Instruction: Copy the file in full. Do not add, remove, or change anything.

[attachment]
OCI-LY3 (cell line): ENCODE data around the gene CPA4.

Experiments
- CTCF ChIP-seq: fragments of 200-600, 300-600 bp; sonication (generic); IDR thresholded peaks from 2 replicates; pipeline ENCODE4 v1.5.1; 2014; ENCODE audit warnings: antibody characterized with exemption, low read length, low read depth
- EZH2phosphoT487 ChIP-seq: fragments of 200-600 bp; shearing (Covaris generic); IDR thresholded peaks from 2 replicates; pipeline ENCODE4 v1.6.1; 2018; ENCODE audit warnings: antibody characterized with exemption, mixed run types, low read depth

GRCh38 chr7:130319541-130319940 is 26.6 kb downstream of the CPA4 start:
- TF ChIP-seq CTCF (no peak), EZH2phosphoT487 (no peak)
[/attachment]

OCI-LY3 (cell line): ENCODE data around the gene CPA4.

Experiments
- CTCF ChIP-seq: fragments of 200-600, 300-600 bp; sonication (generic); IDR thresholded peaks from 2 replicates; pipeline ENCODE4 v1.5.1; 2014; ENCODE audit warnings: antibody characterized with exemption, low read length, low read depth
- EZH2phosphoT487 ChIP-seq: fragments of 200-600 bp; shearing (Covaris generic); IDR thresholded peaks from 2 replicates; pipeline ENCODE4 v1.6.1; 2018; ENCODE audit warnings: antibody characterized with exemption, mixed run types, low read depth

GRCh38 chr7:130319541-130319940 is 26.6 kb downstream of the CPA4 start:
- TF ChIP-seq CTCF (no peak), EZH2phosphoT487 (no peak)